SHIGEMASA (繁政), Shōwa (昭和, 1926-1989), Tōkyō – “Shigemasa” (繁正), “Sakai Ikkansai Shigemasa” (酒井一貫斎繁正), “Tōtō Jōhoku ni oite Sakai Ikkansai Shigemasa kinsaku” (東都於城北酒井一貫斎繁正謹作), “Sakai Ikkansai Shige-masa” (酒井一貫斎繁政), “Sakai Shigemasa hori-dōsaku” (酒井繁政彫同作), real name Sakai Hiroshi (酒井寛), he was born on August 19th 1905 in Shizuoka as third son of Sakai Yasujirō (酒井安次郎) who was the younger brother of Miyaguchi Shigetoshi (宮口繁寿), in 1925 he started his apprenticeship as a swordsmith under Kasama Shigetsugu (笠間繁継) and became independent in 1932, he signed his name first with the characters (繁正), during World War II he worked for the forges Nihontō Tanrenkai (日本刀鍛錬会) and Ōkura Nihontō Tanrenjo (大倉日本刀鍛錬所), later he lived in Tōkyō´s Itabashi district (板橋), like his master Shigetsugu, Shigemasa too was an excellent horimono engraver, he died 1995 at the age of 91, during World War II he forged ten tantō for Admiral Yamamoto Isoroku (山本五十六, 1884-1943) who rewarded several persons with them for their merits in assisting the attack on Pearl Harbor which had been co-planned by Yamamoto


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Gendaito are traditionally made modern Japanese swords forged from swordsmiths working after the Meiji period. Some references categorize gendaito as swords made after the end of the Meiji, including only the Taisho, Showa, Heisei and Reiwa eras. Those swords categorized as gendaito were made using fully-traditional methods, including a heat treatment in water, rather than oil, and using tamahagane (traditional Japanese iron) as the base material for their work. Tamahagane is made from satetsu (iron sand) and put through a smelting process in an tatara (clay furnace) for up to 72 hours to produce a quality iron for the forging process.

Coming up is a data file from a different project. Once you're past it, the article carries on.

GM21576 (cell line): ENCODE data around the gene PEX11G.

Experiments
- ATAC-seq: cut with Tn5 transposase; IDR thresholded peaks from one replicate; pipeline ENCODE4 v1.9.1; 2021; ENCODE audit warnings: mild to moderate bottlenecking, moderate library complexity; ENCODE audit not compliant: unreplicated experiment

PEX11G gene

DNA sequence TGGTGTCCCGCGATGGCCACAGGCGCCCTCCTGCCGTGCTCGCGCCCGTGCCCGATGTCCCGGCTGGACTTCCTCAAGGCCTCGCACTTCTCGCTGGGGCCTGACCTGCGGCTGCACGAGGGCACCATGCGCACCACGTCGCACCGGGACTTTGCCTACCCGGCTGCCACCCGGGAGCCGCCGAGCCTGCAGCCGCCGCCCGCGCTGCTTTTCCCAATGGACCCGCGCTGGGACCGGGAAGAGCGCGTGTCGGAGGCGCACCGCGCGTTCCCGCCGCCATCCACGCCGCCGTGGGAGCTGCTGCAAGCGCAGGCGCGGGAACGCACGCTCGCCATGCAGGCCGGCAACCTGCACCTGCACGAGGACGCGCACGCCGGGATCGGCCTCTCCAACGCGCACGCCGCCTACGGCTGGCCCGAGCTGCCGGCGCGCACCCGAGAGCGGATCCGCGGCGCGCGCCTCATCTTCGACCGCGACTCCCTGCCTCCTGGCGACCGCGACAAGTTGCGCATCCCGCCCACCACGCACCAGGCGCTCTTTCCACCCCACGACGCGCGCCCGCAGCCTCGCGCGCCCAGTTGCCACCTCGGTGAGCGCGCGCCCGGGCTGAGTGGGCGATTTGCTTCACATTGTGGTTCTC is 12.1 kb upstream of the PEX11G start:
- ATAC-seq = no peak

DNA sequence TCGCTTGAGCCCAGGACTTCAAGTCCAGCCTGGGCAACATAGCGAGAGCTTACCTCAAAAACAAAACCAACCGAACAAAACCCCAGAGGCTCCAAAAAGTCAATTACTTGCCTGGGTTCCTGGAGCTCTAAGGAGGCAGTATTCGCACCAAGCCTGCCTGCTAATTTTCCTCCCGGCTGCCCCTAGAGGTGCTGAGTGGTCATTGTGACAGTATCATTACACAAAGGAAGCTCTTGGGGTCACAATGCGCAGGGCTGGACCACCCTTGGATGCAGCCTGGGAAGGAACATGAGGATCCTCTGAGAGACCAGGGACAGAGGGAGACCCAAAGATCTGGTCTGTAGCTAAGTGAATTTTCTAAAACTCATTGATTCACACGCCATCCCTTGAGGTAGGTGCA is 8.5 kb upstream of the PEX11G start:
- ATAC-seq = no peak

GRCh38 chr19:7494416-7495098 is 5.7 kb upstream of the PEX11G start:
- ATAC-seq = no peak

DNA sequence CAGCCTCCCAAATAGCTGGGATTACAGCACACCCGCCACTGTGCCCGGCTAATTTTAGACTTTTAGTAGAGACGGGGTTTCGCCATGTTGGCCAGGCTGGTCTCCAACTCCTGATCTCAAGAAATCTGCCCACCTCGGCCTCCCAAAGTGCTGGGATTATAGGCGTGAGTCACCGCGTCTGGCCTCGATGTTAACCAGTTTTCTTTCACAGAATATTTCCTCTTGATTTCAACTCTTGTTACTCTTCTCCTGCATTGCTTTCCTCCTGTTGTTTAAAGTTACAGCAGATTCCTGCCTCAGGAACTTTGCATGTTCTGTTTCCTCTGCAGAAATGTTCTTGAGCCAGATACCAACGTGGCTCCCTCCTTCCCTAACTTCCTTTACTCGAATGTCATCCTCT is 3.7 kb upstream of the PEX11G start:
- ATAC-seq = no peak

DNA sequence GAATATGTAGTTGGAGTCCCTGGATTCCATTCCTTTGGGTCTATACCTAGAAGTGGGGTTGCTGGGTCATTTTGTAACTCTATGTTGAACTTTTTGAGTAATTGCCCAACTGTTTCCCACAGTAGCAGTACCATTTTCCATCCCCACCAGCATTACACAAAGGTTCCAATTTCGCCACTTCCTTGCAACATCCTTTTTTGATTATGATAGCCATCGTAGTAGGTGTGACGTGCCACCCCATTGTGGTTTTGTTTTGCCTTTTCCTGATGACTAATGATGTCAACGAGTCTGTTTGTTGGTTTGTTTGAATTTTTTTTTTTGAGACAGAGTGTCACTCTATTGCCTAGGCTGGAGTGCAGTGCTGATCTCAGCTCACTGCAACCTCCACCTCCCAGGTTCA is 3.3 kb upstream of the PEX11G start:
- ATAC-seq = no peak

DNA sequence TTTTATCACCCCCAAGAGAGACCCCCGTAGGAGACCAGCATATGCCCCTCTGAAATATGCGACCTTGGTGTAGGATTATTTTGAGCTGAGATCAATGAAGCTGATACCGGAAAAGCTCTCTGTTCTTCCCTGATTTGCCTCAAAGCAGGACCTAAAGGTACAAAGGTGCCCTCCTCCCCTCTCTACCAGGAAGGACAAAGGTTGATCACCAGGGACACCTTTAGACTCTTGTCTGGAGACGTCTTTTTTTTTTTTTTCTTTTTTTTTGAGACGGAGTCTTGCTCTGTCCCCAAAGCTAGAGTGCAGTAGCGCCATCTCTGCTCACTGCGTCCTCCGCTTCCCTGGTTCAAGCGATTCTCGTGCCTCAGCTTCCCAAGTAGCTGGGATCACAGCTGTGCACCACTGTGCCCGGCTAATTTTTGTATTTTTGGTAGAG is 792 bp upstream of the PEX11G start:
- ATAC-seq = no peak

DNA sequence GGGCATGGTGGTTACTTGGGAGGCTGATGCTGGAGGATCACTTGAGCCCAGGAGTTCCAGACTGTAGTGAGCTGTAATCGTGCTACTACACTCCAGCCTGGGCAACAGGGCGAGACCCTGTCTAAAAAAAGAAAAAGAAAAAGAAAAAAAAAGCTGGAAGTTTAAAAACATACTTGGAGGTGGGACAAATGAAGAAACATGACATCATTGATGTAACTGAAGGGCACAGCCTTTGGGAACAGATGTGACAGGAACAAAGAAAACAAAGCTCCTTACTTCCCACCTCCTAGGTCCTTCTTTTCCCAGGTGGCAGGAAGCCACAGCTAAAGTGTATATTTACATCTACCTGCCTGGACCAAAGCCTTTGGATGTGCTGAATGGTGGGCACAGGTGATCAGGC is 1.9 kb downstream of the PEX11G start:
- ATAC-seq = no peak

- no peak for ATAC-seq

Those swordsmiths who were approved to forge gendaito during WWII were designated Rikugen Jumei Tosho. While for many years Showa period blades were overlooked, a number of exhibitions such as the first showing of Yasukuni-to, demonstrated the high level of craftsmanship exhibited in these swords. Some are extraordinarily impressive examples modelled on classical works (koto utushimono of smiths such as the Bizen Nagamitsu and the Ichimonji school). The schools of Miyairi Akihira, Gassan Sadakazu, Kasama Ikkansai Shigetsugu and others are especially famed for their quality of work and produced swords that are regarded today as exemplary examples that can be compared favorably with the swords of earlier time periods.

Sakai Ikkansai Shigemasa was one of the top smiths working during the Showa period.  This Kanetoshi gendaito is a good example of a high quality gendaito made using traditional methods by one of the most skillful smiths of the time period. This Kanetoshi gendaito will be a highlight of any gendaito collection.